Alison Elgart-Berry says she was fired because she opposed disturbing archaeologically sensitive land
Jonathan Postal

Burial Plots

The City of Miami's former archaeologist says she was fired for not being friendly enough to developers.

"Citizens ... should be aware of what they are trading in for this 'new city,'" says Alison Elgart-Berry, Miami's first (and so far only) city archaeologist.

Elgart-Berry has a doctoral degree from Cornell University and worked for Bob Carr at the Archaeological and Historical Conservancy for three years. With Miami's strong archaeological preservation ordinance in mind, Elgart-Berry was hoping for more discoveries like the Miami Circle, a site where the remains of a Tequesta Indian structure dating back two thousand years were discovered on the south side of the mouth of the Miami River in 1998, when she accepted the job with the city in May 2004. But by this past February, she had been fired. What she encountered, she says, was a bureaucracy that thwarted its own preservation rules in order to make developers happy.

"They did not understand that having an archaeologist on staff meant that if a development was going to destroy a significant archaeological site, I may object to it or, at the very least, try to get a developer to preserve part of the site," Elgart-Berry recounts. "I was told [by planning department director Ana Gelabert-Sanchez] that we never fight the developer, we always try to work with them, apparently even if this means that hundreds of human burials will be destroyed in the process."

Miami's ordinance requires developers building on land along the Miami River and Biscayne Bay south of the river to hire consultants to draw up antiquities management plans. These plans, which include a survey of any possible significant findings on the property in question, are submitted to the city for review by the city archaeologist. Ryan Wheeler, chief of the Florida Bureau of Archaeological Research, says Miami's ordinance is among the most protective in the state. "It's a very strong, very good preservation ordinance," he says.

However, as with any other rule of law in South Florida, the statute can be misused. Elgart-Berry says the first hint there was trouble in the Magic City came when she reviewed archaeological plans for a Sheraton Hotel parcel just off Brickell Avenue. The land is adjacent to the Miami Circle. Archaeological excavation takes patience and time and usually entails analyzing small portions of land by painstakingly sifting through bits of rocks and soil. Jorge Perez, developer of the parcel, wanted to dig up everything at once.

"You can excavate a site to death," says Elgart-Berry. "It's just not possible to do 100 percent excavation quickly without possibly disturbing or destroying something important."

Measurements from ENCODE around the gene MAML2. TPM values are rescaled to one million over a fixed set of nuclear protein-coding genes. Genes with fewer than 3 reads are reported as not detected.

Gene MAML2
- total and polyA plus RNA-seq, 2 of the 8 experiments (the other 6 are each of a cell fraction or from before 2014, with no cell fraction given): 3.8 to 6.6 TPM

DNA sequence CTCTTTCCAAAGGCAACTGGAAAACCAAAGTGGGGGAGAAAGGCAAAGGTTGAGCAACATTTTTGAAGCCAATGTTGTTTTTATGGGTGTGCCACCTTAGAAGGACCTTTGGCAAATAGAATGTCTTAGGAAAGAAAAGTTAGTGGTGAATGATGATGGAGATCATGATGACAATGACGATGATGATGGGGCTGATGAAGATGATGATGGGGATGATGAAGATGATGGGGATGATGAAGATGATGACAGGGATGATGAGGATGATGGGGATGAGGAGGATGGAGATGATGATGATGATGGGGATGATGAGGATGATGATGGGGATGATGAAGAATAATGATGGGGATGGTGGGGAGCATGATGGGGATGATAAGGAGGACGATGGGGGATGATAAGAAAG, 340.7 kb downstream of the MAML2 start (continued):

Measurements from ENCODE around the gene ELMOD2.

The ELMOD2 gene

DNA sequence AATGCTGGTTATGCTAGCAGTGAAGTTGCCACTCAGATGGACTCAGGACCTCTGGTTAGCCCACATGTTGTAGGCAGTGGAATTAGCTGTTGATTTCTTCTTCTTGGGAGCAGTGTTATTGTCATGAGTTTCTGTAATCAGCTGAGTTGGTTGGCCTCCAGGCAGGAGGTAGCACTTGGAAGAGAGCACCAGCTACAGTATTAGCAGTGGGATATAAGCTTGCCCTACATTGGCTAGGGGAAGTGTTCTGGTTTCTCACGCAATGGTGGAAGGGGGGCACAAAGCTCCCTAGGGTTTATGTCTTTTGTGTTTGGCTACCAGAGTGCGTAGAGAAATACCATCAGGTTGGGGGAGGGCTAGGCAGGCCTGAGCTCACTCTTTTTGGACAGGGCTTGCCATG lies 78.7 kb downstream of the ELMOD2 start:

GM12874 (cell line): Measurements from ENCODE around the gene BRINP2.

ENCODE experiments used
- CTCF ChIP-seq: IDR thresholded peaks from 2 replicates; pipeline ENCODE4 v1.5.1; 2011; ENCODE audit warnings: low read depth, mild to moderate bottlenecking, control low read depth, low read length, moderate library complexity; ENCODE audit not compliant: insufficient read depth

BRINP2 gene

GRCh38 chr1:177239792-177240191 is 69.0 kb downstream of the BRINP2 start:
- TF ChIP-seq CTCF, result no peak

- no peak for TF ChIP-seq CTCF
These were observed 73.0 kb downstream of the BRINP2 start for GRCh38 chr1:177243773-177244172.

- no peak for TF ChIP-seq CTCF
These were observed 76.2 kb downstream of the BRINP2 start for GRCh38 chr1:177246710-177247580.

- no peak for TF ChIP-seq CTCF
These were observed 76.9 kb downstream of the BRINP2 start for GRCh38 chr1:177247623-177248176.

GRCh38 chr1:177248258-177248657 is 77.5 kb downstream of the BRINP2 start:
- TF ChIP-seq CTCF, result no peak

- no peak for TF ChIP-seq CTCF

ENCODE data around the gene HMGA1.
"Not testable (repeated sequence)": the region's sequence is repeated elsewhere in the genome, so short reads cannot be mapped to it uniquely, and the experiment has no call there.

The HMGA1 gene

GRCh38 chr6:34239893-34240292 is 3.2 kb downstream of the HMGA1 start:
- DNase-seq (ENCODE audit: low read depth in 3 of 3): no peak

Also at issue was Elgart-Berry's suggestion that a portion of the land remain undeveloped for possible future exploration. "There may have been human remains there, and in that case you don't want to disturb them," she says.

Hoping to win allies in her quest to slow down the excavation and conduct a serious search for remnants of Tequesta society, Elgart-Berry e-mailed a National Park Service colleague, saying she'd fight the developer to preserve the parcel. Within a couple of days she was confronted by Gelabert-Sanchez, who directly referenced her e-mail and told her that the city "works with developers." City officials would not comment on why Elgart-Berry was fired, but spokeswoman Kelly Penton stated in an e-mail that Elgart-Berry was a consultant hired to provide archaeological expertise, not the official city archaeologist, and that the Planning Department is "working on opening a permanent position in their staff for an archaeologist."

In late 2004 a second tribal circle was discovered on the north bank of the Miami River. Construction crews digging up a parking lot made the find, and when archaeologists started digging, they began to uncover skeletons. "I thought the Seminoles and Miccosukees and the state should know, in part because of the number of human remains we were finding, but also because of the overall significance of the site," Elgart-Berry says. "Tensions were rising, and I informed a bunch of people."

Within days she was summoned to a meeting with a human resources staffer who told her that city manager Joe Arriola had ordered her termination. Her contract stated that she could be fired with or without cause; the city chose not to explain why she was being canned. "I asked, 'Why?' and they said, 'There is no reason.'"


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